General del aire Mayor general del aire Brigadier general del aire Coronel Teniente coronel Mayor Capitán Teniente Subteniente
English - General of the Air - Major General of the Air Brigadier General of the Air Colonel Lieutenant Colonel Major Captain Lieutenant Second Lieutenant

Non-Commissioned Officers and Airmen

Rank group Senior NCOs Junior NCOs Enlisted
  Colombian Aerospace Force[31]
Técnico jefe de comando conjunto Técnico jefe de comando Técnico jefe Técnico subjefe Técnico primero Técnico segundo Técnico tercero Técnico cuarto Aerotécnico
English Joint Command Chief Technician Command Chief Technician Senior Chief Technician Chief Technician Technician First Class Technician 2nd Class Technician 3rd Class Junior Technician Airman



Current inventory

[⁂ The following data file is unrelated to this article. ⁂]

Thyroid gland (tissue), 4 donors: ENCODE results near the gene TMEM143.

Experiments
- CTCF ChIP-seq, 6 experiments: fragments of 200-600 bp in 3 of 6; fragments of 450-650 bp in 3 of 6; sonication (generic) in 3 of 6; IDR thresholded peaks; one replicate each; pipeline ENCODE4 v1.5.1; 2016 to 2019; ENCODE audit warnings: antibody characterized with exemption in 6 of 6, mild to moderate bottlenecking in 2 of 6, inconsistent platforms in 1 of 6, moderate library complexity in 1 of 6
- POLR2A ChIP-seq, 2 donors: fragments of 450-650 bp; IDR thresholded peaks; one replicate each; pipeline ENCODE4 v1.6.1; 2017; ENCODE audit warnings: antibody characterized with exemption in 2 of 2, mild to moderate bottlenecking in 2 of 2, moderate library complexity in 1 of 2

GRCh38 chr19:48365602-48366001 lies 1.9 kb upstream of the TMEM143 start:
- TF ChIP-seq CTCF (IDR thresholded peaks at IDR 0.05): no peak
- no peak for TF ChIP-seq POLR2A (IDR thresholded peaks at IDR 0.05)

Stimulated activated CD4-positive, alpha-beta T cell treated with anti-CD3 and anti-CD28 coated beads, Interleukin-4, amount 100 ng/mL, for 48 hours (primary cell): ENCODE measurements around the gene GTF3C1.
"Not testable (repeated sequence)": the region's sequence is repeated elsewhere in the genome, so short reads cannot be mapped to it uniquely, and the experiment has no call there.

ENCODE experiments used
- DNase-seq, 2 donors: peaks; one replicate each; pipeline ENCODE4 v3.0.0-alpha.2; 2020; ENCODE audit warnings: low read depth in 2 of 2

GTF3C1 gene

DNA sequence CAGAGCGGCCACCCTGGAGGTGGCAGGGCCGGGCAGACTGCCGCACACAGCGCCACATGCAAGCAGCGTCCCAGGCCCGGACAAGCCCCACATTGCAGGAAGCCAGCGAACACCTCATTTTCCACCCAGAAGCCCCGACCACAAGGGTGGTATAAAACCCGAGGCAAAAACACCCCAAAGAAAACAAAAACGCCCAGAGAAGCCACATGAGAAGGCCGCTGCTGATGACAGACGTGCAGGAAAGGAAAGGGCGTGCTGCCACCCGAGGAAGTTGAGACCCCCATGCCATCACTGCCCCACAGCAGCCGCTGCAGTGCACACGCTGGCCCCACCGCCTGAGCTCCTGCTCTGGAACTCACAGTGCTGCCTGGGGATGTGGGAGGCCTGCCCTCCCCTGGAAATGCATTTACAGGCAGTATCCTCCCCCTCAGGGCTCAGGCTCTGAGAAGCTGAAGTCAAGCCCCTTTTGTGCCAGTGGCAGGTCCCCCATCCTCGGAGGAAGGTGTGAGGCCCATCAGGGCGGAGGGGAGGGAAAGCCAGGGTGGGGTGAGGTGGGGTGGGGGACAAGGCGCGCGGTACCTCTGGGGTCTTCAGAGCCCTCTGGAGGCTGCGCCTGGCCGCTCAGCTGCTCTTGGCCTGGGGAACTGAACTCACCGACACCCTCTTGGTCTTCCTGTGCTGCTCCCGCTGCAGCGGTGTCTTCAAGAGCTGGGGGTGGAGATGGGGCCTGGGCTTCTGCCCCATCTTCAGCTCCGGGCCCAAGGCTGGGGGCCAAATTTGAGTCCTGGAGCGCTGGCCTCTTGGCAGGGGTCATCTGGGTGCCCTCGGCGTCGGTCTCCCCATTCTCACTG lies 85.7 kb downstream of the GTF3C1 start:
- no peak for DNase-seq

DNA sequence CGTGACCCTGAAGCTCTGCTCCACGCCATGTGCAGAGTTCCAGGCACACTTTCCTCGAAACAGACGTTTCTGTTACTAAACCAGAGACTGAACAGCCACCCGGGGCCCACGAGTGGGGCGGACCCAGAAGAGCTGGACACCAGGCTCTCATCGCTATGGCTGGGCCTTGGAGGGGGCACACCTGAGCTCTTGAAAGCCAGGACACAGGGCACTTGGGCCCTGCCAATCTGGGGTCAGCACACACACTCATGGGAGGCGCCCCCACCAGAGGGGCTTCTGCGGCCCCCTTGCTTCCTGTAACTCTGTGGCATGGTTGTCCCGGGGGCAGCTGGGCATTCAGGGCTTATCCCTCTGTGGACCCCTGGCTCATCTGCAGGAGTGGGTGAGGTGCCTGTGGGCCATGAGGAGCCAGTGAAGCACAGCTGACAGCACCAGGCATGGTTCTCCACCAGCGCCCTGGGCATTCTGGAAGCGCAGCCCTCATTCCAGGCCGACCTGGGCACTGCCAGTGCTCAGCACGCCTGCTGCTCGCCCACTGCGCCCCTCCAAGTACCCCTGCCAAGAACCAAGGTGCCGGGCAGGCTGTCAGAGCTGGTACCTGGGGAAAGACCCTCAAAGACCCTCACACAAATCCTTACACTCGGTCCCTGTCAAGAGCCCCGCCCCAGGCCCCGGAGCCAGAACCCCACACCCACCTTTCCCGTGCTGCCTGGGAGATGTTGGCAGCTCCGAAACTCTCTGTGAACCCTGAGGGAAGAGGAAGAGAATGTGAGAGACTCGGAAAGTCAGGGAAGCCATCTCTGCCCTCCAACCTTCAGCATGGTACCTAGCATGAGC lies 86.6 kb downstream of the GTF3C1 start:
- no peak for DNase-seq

An IAI Kfir on take off
An A-29B Super Tucano takes off from Davis–Monthan AFB
A FAC Boeing 737 at Zürich Airport
A Bell 206 fly over during the Colombian Bicentennial
A CASA CN-235 in Flight
Aircraft Origin Type Variant In service Notes
Combat Aircraft
IAI Kfir Israel multirole 19 2 aircraft provide training[32]
Basler BT-67 United States attack / CAS AC-47T 6[32] modified DC-3 with turboprop engines, and mounted guns
A-37 Dragonfly United States light attack / COIN 12[33]
EMB 314 Super Tucano Brazil light attack / COIN 23[32]
Reconnaissance Aircraft
Cessna 208 United States reconnaissance 6[32]
Cessna Citation V United States surveillance Ultra 5[32]
CASA CN-235 Spain reconnaissance 1[32]
Boeing KC-767 United States aerial refueling / transport MMTT 1[32] tanker transport conversion by Israeli Aerospace Industries
Boeing 727 United States VIP transport 1[32]
Boeing 737 United States VIP transport 4[32]
C-130 Hercules United States transport C-130B/H 8[32]
CASA C-212 Spain transport 4[32]
CASA C-295 Spain utility transport 7[32]